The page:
To deviate in deeds, or in words, or in both actions and words: this is called deviation from morality.

'Food and offerings are useless, there is no fruit and result of good and bad actions, there are no such things as this and the next life'.  Such wrong views are called deviation from understanding.; Pug. 67, 68

Vippayutta-paccaya: 'dissociation', is one of the 24 conditions paccaya.

Virāga: 'disillusion' or 'fading away', detachment; absence of lust, dispassionateness. Appears frequently together with nirodha 'cessation' 1 as a name for Nibbāna, 2 in the contemplations a forming the 4th tetrad in the exercises in awareness or mindfulness of breathing see: ānāpānasati 14, b of the 18 principal insights No. 5; see: vipassanā

According to Com., it may mean 1 the momentary destruction of phenomena, or 2 the ultimate 'fading away', i.e. Nibbāna. In the aforementioned two contemplations, it means the understanding of both, and the path attained by such understanding.

Virāgānupassanā: see: prec.

Virati: the 3 'abstentions' or abstinences, are: abstention from wrong speech, wrong bodily action and wrong livelihood; corresponding to right speech, action and livelihood of the 8-fold path see: magga 3-5. By abstention is not simply meant the non-occurrence of the evil things in question, but the deliberate abstaining therefrom, whenever occasion arises. They belong to the 'secondary' not constant mental concomitants obtaining in lofty consciousness see: Tab. II.. Cf. sīla

Virility: see: bhāva.

Viriya: 'energy', lit. 'virility', 'manliness' or 'heroism' from vīra man, hero; Lat. vir cf. virtus is one of the 5 spiritual abilities and powers see: bala one of the 7 factors of enlightenment see: bojjhanga and identical with right effort of the 8-fold path see: magga For further explanations, see: padhāna

Viriya-sambojjhanga: 'energy as link to Awakening', is one of the 7 factors of enlightenment bojjhanga.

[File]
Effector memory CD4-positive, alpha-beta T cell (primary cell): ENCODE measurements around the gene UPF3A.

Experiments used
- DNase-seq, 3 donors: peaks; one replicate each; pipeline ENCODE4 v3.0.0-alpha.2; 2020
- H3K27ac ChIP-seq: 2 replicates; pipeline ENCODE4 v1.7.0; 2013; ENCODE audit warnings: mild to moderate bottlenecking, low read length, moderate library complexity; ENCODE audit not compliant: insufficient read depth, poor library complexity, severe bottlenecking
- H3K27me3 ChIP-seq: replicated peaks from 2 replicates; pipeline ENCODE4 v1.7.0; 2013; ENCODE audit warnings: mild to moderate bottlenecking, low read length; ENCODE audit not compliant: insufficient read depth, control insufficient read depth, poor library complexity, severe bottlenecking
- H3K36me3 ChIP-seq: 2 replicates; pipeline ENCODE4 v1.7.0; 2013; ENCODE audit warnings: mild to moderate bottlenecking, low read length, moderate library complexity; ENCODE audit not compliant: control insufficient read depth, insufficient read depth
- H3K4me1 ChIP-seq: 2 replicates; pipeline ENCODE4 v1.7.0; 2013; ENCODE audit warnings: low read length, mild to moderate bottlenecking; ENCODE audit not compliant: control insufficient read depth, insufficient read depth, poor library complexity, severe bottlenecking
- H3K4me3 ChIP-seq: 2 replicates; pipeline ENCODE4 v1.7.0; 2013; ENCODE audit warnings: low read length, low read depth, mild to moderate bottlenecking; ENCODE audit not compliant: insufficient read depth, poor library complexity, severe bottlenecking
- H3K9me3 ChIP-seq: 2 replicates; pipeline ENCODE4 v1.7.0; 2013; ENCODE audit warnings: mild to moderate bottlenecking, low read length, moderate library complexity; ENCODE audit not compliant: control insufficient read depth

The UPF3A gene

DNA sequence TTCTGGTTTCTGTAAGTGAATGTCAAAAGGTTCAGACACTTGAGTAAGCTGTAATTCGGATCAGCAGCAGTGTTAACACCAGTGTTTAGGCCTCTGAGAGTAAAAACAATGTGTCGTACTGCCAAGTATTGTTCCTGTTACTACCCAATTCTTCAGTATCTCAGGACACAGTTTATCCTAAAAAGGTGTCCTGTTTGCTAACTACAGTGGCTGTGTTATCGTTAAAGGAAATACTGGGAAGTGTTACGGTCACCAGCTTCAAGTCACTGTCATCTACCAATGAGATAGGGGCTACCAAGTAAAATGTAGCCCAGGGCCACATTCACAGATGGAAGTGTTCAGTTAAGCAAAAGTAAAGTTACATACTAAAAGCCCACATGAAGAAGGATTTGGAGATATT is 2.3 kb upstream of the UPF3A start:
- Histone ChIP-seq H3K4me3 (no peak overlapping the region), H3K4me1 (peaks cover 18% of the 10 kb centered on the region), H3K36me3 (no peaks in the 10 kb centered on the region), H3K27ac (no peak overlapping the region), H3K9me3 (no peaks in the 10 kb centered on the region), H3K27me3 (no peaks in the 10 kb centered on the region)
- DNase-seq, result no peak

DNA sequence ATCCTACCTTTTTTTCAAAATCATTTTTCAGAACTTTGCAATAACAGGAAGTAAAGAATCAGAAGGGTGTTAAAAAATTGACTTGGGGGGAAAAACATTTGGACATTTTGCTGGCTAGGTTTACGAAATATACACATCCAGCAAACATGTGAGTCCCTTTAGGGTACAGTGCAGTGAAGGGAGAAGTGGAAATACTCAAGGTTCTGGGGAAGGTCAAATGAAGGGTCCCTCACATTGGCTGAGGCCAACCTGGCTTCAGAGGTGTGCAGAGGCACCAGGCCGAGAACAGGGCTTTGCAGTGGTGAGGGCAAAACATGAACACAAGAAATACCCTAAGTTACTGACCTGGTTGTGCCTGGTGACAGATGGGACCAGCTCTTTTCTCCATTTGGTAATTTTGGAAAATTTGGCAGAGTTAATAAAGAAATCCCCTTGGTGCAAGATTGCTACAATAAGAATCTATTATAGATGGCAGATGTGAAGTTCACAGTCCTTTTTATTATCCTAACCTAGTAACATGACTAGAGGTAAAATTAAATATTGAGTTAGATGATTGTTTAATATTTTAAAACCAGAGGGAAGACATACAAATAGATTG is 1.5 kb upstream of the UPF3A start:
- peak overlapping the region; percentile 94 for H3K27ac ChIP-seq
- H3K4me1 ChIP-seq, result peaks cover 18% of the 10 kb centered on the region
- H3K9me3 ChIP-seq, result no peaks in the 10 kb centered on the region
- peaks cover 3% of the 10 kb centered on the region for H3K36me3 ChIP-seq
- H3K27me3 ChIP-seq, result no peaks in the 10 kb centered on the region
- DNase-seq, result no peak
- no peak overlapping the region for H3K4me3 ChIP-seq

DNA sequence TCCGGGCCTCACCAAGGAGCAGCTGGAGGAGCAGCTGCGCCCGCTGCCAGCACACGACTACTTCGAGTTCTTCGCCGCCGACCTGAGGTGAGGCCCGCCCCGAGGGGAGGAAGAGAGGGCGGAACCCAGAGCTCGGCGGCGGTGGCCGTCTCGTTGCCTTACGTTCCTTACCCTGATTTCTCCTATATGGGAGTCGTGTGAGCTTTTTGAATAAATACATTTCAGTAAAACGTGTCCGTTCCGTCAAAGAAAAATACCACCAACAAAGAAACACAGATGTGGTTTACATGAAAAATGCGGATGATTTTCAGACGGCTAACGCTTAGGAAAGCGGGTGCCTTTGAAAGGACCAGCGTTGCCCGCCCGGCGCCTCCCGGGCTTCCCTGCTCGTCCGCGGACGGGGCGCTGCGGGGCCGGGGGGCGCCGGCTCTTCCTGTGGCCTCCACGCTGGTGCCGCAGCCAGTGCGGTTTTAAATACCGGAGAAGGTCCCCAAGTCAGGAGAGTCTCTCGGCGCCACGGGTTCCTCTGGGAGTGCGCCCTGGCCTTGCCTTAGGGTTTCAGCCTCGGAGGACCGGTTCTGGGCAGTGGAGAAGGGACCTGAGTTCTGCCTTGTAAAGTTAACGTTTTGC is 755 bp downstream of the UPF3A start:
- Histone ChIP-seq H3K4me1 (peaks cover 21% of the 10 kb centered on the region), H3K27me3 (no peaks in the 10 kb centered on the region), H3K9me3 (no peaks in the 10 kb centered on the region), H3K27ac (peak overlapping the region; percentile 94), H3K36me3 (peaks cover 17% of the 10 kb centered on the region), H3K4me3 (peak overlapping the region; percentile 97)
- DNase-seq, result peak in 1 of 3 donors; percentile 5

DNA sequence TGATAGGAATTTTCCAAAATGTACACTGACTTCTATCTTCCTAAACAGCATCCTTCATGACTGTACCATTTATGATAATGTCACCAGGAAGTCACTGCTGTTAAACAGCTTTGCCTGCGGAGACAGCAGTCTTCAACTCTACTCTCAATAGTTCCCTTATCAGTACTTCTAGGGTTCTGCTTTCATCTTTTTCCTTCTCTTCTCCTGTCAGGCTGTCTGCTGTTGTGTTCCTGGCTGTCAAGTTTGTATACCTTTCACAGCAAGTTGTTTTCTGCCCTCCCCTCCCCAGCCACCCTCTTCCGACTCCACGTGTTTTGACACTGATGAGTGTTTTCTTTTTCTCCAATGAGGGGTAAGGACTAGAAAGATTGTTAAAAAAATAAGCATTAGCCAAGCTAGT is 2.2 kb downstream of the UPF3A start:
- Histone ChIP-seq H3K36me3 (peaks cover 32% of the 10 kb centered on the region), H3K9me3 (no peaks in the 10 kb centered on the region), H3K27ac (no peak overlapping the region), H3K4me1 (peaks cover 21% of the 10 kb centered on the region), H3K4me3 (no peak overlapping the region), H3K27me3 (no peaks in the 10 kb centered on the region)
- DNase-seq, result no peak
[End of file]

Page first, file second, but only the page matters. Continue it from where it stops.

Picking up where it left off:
Virtue: see: sīla

Visesa-bhāgiya-sīla: -samādhi-Paññā : morality concentration, understanding connected with progress'. For details, see: hānabhāgiya-sīla.

Visible object: see: āyatana

Visuddhi: 'purification', purity. The '7 stages of purification' satta-visuddhi form the substructure of Upatissa's Vimutti-Magga The path To Freedom, preserved only in Chinese, as well as of Buddhaghosa's monumental work, visuddhi-magga The path of Purification, based on the former work.

The only place in the Canon where these 7 kinds of purification are mentioned is M. 24,,The Simile of the Stage-coach; see: 'path', §64, wherein their purpose and goal are illustrated. There it is said that the real and ultimate goal does not consist in purification of morality, or of mind, or of view, etc., but in total deliverance and ceasing. Now, just as one mounts the first coach and travels to the second coach, then mounts the second coach and travels with it to the third coach, etc., in exactly the same way the goal of I the purification of morality sila-visuddhi is II the purification of mind citta-visuddhi its goal: III the purification of view ditthi-visuddhi its goal: IV the purification by overcoming doubt kankhāvitarana-visuddhi its goal: V the purification by knowledge and vision of what is path and not-path maggāmagga-ñānadassana-visuddhi its goal: VI the purification by knowledge and vision of the path-progress patipadā-ñānadassana-visuddhi; its goal: VII the purification of knowledge and vision ñānadassana-visuddhi but the goal of this purification is deliverance freed from all clinging.

I: Purification of morality sīla-visuddhi consists of the 4-fold purity of morality catu-pārisuddhi-sīla namely: restraint with regard to the Disciplinary Code pātimokkhasamvara-sīla sense-restraint indriysamvara-sīla purity of livelihood ājīvapārisuddhi-sīla morality with regard to the 4 requisites paccaya-sannissita-sīla Vis.M XVIII. On these 4 terms, see: sīla- In the case of a layman, it entails the observance of whatever moral rules 5 or more he has taken upon himself.

II: Purification of mind citta-visuddhi is a name for the 8 attainments = absorptions: jhāna, as well as for neighbourhood-concentration upacāra-samādhi, see: samādhi. ib..

III: By purification of view ditthi-visuddhi is meant the understanding, according to reality, of mind and materiality nāma-rūpa... which is founded on unconfusedness understanding as base, and which in many ways determines mind and materiality after overcoming all belief in a persollality attā self, ego..; ib..

IV:By purification by overcoming doubt kankhā-vitarana-visuddhi is meant the understanding which, by grasping the conditions of this mind and materiality, has escaped from all doubt with regard to the 3 times past, present, future.; ib. XIX

V: By purification by knowledge and vision of what is path and not-path maggāmagga-ñānadassana-visuddhi is meant that understanding which knows the right path from the wrong path: 'This is the right path, that the wrong path.'ib. XX

In order to attain this 5th stage of purification, one at first should develop methodical insight naya-vipassanā i.e. through contemplation of the 5 groups of existence khandha. For whosoever does not yet possess a perfectly developed insight, to him such phenomena as effulgence of light, etc. see below, arising during insight, may become impediments in the 3 kinds of full understanding here considered see: pariññā